Search icon


01st Mar 2020

Ann Napolitano on the heartbreaking inspiration behind her novel Dear Edward

Keeley Ryan

Ann Napolitano has opened up about the heartbreaking inspiration behind her novel Dear Edward.

The book begins with a Los Angeles-bound flight which takes off from New York one summer morning. There are 192 passengers on board: among them a young woman taking a pregnancy test in the airplane toilet; a Wall Street millionaire flirting with the air hostess; an injured soldier returning from Afghanistan; and two beleaguered parents moving across the country with their adolescent sons, bickering over who gets the window seat.

And when the plane crashes suddenly in a field from Colorado, 12-year-old Edward Adler – the younger of the two boys – is the only one who survives.

Exploring his life in the aftermath of the crash, Dear Edward follows the young boy’s attempts to make sense of the meaning of his survival, the strangeness of his sudden fame, and find his place in the world without his family. He’s moved in with his aunt and his uncle, and his only solace comes from his friendship with his neighbour Shay.

Eventually, Edward and Shay make a startling discovery: hidden in his uncle’s garage are sacks of letters from the relatives of the other passengers, addressed to Edward. As Edward comes of age against the backdrop of sudden tragedy, he must confront some of life’s most profound questions: how do we make the most of the time we are given? And what does it mean not just to survive, but to truly live?

Ann told Her how the book was inspired by a real plane crash back in 2010, when a  flight bound for London took off from South Africa – but crashed in Libya.

“It was mostly passengers on board, who were all on their way home from vacation. There was only one survivor, a nine-year-old Dutch boy and they found him still bucked into his airplane seat about a half a mile away from the rest of wreckage. He had a punctured lung and a broken leg, but he was otherwise fine. Everyone else on the flight, including his parents and his brother, had died immediately,” she said.

“I couldn’t read enough about this story – and also, social media had sort of taken a leap around that time. Everyone you knew was on Facebook, including your mother. And so there were girls around the same age as the Dutch boy that were posting pages to him on Facebook, talking about how cute he was and how sad they were for  him. There were airplane aficionados speculating about why the plane may have crashed. There was a leak from inside the hospital that the president of Libya had called him.

“It was fascinating to me that we wren’t just getting the story from the journalists, we were getting it from everyone. There as a picture of the little boy that accompanied most of the articles; he was nine years old, so small and so broken. I had two little boys at the time time, [aged] one and three, and I just couldn’t imagine how that little boy was to be able to get out of that hospital bed and walk out of that hospital without his mom and his dad and his brother.

“I wanted him to be okay. And I couldn’t figure out how he could be okay. So, in a way, I thinkI wrote the novel as a set of fictional circumstances so that I could imagine a way in which someone in those circumstances would be OK.”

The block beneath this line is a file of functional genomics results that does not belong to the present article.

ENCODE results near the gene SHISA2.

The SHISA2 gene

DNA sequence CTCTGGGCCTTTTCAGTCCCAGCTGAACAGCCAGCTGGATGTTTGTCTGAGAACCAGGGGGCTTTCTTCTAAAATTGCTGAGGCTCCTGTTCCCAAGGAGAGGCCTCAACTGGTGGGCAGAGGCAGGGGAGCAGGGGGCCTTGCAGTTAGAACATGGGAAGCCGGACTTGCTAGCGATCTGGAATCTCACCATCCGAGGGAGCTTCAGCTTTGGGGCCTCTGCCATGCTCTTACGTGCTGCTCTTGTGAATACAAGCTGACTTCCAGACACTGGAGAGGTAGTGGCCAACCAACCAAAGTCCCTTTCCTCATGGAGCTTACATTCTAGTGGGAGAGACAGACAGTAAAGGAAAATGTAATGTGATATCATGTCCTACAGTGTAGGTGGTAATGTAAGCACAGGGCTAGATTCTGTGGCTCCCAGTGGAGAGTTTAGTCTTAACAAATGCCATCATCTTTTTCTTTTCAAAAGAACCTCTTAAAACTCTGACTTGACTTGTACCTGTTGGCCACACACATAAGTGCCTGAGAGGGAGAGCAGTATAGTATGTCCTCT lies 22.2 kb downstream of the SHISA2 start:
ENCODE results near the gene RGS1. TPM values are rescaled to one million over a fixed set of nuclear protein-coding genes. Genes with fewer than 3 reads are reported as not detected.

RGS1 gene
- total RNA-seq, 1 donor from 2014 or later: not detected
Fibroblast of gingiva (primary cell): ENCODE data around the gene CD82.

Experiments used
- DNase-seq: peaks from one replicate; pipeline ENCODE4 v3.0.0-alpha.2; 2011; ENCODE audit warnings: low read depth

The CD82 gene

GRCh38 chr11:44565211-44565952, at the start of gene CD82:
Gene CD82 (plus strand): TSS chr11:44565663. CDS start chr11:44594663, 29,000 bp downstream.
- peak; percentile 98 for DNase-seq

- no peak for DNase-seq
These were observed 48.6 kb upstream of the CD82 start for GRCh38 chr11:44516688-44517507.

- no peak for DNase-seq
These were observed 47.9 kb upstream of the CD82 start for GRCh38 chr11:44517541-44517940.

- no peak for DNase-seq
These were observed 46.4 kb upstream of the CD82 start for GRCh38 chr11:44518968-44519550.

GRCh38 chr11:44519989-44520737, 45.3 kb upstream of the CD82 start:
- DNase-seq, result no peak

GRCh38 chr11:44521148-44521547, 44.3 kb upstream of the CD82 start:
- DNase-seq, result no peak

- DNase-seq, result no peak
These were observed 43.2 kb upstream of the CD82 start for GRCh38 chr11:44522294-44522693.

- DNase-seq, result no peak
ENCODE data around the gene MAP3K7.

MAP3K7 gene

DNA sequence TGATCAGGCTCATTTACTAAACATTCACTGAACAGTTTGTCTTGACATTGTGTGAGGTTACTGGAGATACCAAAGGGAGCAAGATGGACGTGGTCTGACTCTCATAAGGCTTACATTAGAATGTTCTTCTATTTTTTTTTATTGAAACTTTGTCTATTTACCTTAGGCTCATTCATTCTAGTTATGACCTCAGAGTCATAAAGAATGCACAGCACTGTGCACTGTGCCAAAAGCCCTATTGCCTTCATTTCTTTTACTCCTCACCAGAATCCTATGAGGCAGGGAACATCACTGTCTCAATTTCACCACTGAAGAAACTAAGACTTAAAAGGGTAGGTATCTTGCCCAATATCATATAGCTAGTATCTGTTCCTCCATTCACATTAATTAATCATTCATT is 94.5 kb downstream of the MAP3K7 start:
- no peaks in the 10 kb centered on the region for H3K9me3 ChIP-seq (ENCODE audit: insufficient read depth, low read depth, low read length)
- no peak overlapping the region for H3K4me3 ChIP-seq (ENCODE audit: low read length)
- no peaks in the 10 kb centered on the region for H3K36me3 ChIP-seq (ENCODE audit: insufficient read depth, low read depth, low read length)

And while she worked on Dear Edward for eight years, the author explained that she “didn’t let” herself actually write for the first 12 months.

“I spent the first year just doing research and thinking and taking notes, I didn’t let myself write for the first year. I spoke to a commercial airline pilot, I read extensively about actual plane crashes that had happened through National Transportation Safety Board reports,” she explained, as she spoke about the research process for Dear Edward. 

“I’m a nervous flier, and I never, I never would have thought that I would write a book about a plane crash. It requires a lot of learning because I wasn’t coming from a place like being aeronautics expert, or anything like that.”

And then the book required a different kind of research when it came to writing the characters on board the flight.

“The fact that it took place on an airplane was exciting to me as a writer, as I would have the chance to sort of follow people who are very different than each other, which wasn’t the case if you’re writing about like a family. You know, in a neighbourhood, in a town, you end up having people that are similar to each other in many ways,” she added.

From non-fiction books to fantasy epics, she read a number of different books to get a sense of the characters who would be on board the flight.

Dear Edward alternates between the present day and the moments on the plane – with the chapters side-by-side in the book, making sure that the reader is immersed in the story.

Napolitano explained that having the plane chapters and the present-day chapters side-by-side was one of the things she knew she wanted to do “right away”.

“There’s only like, a few things I knew I wanted when I started [Dear Edward] and one of them  was that I knew I wanted those chapters to sit side-by-side,” she said.

“And I think it’s because I felt like, if you went through something as catastrophically horrible as what Edward goes through, it’s a weight that you’re never going to be able to set down. It’s a matter of learning to bear that weight. To me, it was always going to be a part of him – it was always going to be as present for him as his new present. Not necessarily in a horrible way, but it’s just part of what shaped him and made him who he is after.

To me, I don’t think of the plane sections as flashbacks. I think the two stories bear equal weight, sitting side-by-side.”

  • Dear Edward, published by Viking, is available now.